What is Collaborative Design? Step 3: Final Product
Samantha Macy is a Collaborative Design major who is interested in printmaking. This is the third post in a series about the Collaborative Design program. For previous posts, click "What is Collaborative Design? Step 1: Research" or "What is Collaborative Design? Step 2: Process"
Alongside my Copy of a Chair case, the Chairmania exhibit held thirteen other cases containing everything from a detailed exhibition of furniture-specific textiles to a hands-on interactive section that allowed visitors to construct their own miniature chair from laser-cut pieces.
Every student picked a case in the exhibition space to fill. Even though we all worked individually, the overall exhibition felt unified. I think this is because we were all working in the space itself, so even though the tasks were separate, we were all consistently aware of each others’ progress. In addition, we all worked from the same jumping-off point: a collection of miniature chairs owned by the museum. Those two things in particular went a long way toward the overall feel of the exhibit.
However, not everything went so smoothly. We had the better part of a semester to work on this, and at the end we were scrambling to get everything together. It all came together in plenty of time for the exhibit, but even after the fact we struggled to get our materials together for the final presentation. It was a project management issue, and one that would need to be improved upon before applying the process again.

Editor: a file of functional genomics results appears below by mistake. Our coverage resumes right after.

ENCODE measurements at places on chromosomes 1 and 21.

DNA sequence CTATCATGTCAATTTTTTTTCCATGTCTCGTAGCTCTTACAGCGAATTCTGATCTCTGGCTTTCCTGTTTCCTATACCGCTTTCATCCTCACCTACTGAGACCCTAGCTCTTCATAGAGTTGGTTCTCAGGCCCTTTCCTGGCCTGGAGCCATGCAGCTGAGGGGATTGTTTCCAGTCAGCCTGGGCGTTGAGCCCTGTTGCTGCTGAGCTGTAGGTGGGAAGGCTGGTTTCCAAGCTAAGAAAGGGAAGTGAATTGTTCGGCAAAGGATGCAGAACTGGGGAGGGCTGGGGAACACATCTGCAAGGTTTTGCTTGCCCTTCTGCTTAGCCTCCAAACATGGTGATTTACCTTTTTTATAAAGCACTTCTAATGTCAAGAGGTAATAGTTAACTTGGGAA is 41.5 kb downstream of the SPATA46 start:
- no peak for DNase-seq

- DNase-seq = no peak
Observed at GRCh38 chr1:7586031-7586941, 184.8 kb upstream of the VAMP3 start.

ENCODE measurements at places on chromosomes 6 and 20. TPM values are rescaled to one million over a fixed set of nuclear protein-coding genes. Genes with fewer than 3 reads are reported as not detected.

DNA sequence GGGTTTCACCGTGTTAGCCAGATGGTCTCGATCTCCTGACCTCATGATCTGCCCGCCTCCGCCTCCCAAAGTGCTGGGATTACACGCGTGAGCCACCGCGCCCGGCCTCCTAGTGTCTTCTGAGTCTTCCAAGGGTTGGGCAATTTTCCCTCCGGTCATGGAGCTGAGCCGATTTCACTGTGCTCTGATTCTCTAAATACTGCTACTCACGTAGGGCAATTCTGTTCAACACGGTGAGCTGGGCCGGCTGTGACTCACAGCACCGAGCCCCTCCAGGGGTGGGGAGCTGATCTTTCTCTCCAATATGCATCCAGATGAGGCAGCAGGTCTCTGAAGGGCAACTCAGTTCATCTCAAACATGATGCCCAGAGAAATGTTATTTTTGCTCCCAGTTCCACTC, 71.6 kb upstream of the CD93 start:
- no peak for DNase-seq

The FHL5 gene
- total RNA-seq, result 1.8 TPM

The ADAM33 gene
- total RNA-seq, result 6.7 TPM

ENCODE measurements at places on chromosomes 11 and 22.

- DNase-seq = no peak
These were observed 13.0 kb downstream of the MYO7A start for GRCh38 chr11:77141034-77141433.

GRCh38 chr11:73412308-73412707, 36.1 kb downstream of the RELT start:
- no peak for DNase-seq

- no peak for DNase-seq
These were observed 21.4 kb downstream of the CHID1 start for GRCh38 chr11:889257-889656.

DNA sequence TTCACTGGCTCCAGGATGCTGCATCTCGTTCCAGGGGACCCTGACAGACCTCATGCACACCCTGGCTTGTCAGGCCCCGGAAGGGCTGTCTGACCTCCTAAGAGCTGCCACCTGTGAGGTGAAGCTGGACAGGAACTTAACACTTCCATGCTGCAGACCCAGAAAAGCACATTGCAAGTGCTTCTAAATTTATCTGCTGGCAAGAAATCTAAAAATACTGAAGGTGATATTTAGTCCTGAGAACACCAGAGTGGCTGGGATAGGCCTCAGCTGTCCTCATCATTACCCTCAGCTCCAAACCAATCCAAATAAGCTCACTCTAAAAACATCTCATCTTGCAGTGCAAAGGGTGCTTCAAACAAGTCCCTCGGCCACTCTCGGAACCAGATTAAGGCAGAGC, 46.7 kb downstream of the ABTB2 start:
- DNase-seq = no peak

Was it a success? Well, I think it was.
I'm the type of person who likes measurable results and statistics, so the absence of measurable data beyond “number of visitors” in a situation like this makes it hard for me to gauge success. People stayed to examine everything, moved through the space easily even when the room was packed, and generally seemed to wear smiles on their faces. It seems we had an effective mix of interesting things to look at and little things for visitors to do. Nothing took too long, no pathways were blocked, and overall the experience of the exhibit seemed to be both smooth and satisfying. So in that way, the project was definitely a success.
However, the project here wasn’t the exhibit itself but rather the process of creating it. We needed to devise a scalable method for creating an exhibit of any kind. Using that as a lens, there was a lot we did well in terms of the ideas behind flow, attraction, and the mix of interactivity and passive appreciation; and there were others, like the timing issues leading up to completion, that could stand to be improved if the system were to be used for another exhibit in the future. So we definitely didn’t fail, but there was a lot to be improved upon.
The next post in this series will be about career building.
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~ Words and photos by Samantha Macy